Feasting in the Word that will lead to Unified Worship
Have you ever wondered what unified worship really looks like in a church? Does unified worship means singing the same style of songs, wearing the same clothes, and eating the same meal? Is it a removal of friction between individual members so that we can get along all the time? Does God intend to remove individuality in exchange for uniformity? To answer these questions, let’s look at Colossians 3:11-17:
“Here there is neither Greek nor Jew, circumcised or uncircumcised, barbarian, Scythian, slave or free, but Christ is all and in all. Therefore, as the elect of God, holy and dearly loved, clothe yourselves with a heart of mercy, kindness, humility, gentleness, and patience, bearing with one another and forgiving one another, if someone happens to have a complaint against anyone else. Just as the Lord has forgiven you, so you also forgive others. And to all these virtues add love, which is the perfect bond. Let the peace of Christ be in control in your heart (for you were in fact called as one body to this peace), and be thankful. Let the word of Christ dwell in you richly, teaching and exhorting one another with all wisdom, singing psalms, hymns, and spiritual songs, all with grace in your hearts to God. And whatever you do in word or deed, do it all in the name of the Lord Jesus, giving thanks to God the Father through him.”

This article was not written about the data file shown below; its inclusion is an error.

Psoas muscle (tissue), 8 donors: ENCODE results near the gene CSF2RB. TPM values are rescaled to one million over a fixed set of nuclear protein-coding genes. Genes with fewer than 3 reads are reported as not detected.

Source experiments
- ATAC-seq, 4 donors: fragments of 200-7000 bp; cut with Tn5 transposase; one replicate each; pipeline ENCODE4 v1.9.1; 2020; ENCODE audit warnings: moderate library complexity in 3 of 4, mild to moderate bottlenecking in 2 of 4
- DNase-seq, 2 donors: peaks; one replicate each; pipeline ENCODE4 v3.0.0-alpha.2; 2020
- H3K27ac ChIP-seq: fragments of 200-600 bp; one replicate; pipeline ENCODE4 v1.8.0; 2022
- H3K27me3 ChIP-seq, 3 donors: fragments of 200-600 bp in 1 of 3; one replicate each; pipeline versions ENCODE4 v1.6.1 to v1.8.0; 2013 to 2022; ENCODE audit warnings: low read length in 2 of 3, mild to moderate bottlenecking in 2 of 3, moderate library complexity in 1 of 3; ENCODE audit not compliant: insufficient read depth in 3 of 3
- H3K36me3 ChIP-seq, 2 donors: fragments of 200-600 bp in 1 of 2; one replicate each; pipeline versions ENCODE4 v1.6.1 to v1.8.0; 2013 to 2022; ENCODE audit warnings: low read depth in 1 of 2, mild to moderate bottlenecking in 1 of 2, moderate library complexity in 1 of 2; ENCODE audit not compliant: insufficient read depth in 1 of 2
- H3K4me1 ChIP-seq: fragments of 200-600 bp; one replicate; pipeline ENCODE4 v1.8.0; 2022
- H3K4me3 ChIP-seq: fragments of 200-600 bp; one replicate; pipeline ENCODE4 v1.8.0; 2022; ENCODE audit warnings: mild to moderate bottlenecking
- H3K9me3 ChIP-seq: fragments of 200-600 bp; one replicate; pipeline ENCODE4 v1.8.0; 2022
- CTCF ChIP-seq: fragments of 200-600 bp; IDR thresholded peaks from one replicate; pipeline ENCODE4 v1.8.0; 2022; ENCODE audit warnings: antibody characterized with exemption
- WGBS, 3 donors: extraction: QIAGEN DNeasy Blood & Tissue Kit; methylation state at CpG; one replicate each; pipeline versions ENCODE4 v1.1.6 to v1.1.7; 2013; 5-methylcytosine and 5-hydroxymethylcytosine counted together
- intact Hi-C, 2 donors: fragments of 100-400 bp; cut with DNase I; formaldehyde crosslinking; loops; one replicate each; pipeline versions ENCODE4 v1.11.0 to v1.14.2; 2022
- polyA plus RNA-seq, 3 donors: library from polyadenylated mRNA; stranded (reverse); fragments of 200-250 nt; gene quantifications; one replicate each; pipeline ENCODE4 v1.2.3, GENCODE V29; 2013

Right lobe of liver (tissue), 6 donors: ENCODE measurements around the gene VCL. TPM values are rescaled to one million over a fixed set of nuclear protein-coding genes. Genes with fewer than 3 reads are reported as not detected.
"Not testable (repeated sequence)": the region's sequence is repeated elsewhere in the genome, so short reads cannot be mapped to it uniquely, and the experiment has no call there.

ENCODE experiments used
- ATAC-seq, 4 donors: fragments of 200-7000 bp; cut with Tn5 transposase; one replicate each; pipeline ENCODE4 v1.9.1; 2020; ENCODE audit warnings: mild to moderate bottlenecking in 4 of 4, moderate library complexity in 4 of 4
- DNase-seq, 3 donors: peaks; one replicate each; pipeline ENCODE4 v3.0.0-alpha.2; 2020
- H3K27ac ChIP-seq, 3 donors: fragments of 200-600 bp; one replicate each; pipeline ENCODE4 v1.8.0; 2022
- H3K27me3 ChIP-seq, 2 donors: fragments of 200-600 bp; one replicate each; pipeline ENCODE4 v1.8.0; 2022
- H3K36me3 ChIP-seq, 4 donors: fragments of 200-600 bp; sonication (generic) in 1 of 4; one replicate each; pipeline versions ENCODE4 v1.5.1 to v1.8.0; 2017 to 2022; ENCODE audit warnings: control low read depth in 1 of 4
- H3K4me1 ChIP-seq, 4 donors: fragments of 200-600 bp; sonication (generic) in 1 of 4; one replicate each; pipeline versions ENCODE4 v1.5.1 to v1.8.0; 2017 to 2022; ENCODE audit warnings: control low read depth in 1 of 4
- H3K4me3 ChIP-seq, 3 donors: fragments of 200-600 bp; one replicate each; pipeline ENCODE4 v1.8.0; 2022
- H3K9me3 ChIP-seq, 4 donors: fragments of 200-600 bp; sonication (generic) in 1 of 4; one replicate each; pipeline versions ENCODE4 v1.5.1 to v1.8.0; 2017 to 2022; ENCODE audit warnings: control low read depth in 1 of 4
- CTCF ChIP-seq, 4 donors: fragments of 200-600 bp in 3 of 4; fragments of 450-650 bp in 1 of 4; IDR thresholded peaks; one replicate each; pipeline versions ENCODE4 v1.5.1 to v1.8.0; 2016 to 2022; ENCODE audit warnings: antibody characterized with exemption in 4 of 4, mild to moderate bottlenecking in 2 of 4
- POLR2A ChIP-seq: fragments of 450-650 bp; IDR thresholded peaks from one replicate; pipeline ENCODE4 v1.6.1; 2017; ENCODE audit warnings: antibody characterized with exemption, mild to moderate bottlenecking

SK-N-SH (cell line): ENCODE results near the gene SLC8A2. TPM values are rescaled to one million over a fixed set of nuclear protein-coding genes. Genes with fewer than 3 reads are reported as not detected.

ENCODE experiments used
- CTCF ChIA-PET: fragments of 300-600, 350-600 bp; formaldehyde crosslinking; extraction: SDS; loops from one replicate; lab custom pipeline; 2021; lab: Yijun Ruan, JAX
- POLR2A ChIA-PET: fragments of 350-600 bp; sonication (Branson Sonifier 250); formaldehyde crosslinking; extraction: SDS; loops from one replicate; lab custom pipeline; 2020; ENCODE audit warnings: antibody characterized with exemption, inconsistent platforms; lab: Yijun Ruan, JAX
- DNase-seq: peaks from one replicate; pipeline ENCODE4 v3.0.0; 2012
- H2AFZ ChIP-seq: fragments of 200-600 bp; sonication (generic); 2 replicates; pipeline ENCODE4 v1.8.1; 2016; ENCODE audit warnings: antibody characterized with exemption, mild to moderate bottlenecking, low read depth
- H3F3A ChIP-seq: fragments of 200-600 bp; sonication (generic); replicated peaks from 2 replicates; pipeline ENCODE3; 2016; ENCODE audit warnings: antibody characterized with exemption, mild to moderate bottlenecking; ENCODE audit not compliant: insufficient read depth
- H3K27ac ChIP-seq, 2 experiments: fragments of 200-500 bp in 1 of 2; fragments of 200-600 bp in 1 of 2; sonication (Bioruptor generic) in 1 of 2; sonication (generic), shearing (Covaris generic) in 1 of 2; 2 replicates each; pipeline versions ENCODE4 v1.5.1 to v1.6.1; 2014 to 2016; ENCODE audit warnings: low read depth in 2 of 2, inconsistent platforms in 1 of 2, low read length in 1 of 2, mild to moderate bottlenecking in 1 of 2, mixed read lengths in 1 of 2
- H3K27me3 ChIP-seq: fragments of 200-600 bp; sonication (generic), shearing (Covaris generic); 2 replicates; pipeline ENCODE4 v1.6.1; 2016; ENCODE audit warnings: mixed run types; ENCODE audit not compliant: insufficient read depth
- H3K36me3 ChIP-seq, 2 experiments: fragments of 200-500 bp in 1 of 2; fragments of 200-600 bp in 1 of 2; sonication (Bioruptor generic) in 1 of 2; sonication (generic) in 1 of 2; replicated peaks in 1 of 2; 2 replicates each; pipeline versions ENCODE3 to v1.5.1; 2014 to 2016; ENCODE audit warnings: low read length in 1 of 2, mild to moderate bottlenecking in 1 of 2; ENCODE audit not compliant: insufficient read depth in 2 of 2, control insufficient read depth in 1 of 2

No more distinctions therefore deal with your differences(verse 11)
If there will ever be unity in the body of Christ, it would be because Christ removed all boastings in our distinctives:
- Ethnicity – Jew or Gentile
- Tradition – Circumcised or Uncircumcised
- Education – Barbarians or Scythians
- Socio-economic Status – Slave or Free
God now creates a new man or new race in Christ Jesus and as chosen ones of God from different ethnicities, traditions, education, and socio-economic status, we are called as one unified body because Christ is all and in all. But there’s no inherent evil in being a jew or gentile, a slave or a free man. In fact worship in Christ’s kingdom is diverse according to Revelations 7:9.